The first of these points by Ellman is less valuable than the second, particularly as it pertains to the projected 100,000 "natural deaths" among Soviet POWs. If we know the life expectancy of a Soviet prisoner of war taken by the Germans was usually extremely low (in 1941-42 when most were taken it was only a few months) it is the case they simply would not have had the time to die a natural death in captivity, before they died of other causes. It is irrelevant if thousands of Soviet soldiers taken POW would have died anyway in 1941-1945 of other causes, if their life was cut short when they were left to starve in Wehrmacht's POW camps in 1941/42. Ellman's other point is pertinent. The number of POWs who survived captivity must be greater than the sum of POWs who were reinstated into the Red Army before the end of the war, of those who were returned to the Soviet Union at the end of the war, and of those who emigrated.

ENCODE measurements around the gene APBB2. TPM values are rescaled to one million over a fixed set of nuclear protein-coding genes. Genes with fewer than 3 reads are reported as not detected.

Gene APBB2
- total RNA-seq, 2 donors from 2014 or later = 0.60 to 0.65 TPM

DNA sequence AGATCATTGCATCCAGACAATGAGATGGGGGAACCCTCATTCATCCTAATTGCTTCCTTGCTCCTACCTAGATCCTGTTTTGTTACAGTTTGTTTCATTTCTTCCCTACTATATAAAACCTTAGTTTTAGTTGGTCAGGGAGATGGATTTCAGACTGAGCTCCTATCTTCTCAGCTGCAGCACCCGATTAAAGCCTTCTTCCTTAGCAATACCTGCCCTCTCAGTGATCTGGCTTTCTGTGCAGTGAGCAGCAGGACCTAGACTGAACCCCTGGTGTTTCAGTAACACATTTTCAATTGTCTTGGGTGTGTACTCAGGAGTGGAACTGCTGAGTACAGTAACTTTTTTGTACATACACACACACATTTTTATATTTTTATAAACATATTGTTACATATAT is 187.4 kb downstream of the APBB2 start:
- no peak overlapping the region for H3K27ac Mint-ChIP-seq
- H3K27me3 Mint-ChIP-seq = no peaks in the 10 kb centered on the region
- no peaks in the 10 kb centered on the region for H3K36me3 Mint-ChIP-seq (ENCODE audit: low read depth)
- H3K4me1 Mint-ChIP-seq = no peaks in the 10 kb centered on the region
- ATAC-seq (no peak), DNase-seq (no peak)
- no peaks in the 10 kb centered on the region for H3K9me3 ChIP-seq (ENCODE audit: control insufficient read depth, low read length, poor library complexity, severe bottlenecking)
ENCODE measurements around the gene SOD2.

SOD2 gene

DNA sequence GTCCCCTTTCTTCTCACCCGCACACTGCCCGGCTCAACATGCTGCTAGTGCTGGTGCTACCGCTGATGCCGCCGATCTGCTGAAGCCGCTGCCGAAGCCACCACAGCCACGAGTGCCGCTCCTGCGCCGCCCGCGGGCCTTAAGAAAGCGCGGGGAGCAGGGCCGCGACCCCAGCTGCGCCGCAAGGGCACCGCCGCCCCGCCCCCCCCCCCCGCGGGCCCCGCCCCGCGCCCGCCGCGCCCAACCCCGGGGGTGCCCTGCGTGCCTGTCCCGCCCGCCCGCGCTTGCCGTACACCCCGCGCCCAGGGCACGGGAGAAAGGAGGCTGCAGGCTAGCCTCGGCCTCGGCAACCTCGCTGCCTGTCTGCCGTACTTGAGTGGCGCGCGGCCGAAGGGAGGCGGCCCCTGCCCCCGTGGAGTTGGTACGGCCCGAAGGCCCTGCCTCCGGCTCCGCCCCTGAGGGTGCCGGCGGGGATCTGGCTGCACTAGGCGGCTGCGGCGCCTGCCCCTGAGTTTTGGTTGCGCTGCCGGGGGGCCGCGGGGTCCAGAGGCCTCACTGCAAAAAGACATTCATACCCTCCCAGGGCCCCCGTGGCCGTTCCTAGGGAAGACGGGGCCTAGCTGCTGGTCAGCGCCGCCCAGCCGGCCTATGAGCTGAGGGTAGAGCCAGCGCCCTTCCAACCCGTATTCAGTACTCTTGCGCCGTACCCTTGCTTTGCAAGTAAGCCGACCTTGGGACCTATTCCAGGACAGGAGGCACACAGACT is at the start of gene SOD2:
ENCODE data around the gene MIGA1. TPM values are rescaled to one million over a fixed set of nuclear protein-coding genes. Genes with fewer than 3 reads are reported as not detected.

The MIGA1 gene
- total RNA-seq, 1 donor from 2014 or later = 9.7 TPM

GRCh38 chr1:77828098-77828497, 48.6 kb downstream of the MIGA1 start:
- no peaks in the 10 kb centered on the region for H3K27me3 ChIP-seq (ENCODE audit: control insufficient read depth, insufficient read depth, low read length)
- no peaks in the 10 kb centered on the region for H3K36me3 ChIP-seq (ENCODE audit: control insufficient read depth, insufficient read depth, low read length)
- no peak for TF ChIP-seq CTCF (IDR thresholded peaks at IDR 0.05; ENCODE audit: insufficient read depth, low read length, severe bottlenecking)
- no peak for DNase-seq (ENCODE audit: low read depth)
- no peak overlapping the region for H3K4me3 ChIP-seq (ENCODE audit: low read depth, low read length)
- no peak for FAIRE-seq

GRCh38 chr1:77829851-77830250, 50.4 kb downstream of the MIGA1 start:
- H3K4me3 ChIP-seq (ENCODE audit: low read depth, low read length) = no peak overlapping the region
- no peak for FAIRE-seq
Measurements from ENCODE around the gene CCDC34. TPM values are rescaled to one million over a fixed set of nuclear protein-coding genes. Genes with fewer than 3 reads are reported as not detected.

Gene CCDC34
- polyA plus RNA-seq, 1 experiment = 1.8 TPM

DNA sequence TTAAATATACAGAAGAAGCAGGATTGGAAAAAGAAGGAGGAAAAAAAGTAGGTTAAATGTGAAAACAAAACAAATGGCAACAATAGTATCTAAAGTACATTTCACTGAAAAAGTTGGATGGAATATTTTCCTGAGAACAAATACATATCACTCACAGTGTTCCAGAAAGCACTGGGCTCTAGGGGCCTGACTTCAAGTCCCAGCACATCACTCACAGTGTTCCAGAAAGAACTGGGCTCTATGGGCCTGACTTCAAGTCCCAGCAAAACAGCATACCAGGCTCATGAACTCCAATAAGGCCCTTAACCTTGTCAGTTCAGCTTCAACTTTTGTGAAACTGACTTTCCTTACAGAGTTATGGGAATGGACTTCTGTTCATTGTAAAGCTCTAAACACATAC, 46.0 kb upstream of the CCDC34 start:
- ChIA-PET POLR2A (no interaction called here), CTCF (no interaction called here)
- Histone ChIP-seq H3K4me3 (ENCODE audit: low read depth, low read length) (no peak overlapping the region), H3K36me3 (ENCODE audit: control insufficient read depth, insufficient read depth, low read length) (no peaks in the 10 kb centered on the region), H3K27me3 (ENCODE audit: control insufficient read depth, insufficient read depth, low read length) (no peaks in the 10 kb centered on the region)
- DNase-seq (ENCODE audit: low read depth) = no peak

Krivosheyev figures, however, are nonetheless the best starting point in determining the extent of non-repression deaths among Soviet regulars — that is excluding deaths of Red Army men in German POW camps and at the hands of Soviet military tribunals. According to their records the Red Army and the NKVD sustained 5.23 million killed in action, 1.1 million died of wounds, 270 thousand died of disease, 290 thousand died of remaining causes such as accidents, suicides or were executed after a court martial. Additionally there were 500 thousand Soviet soldiers who went missing, but who Krivosheyev suggests were killed in fighting. Altogether this gives a figure of 7.39 million Red Army and NKDV non-POW dead.

17 February 2014

Croatian Skier on Sochi: Great Nation, Friendly People, Successful Games


Croatian alpine skier Ivica Kostelić, who has captured a medal on each of the last three Winter Olympics, in talk with USA today on his impression of Russia and the games in Sochi: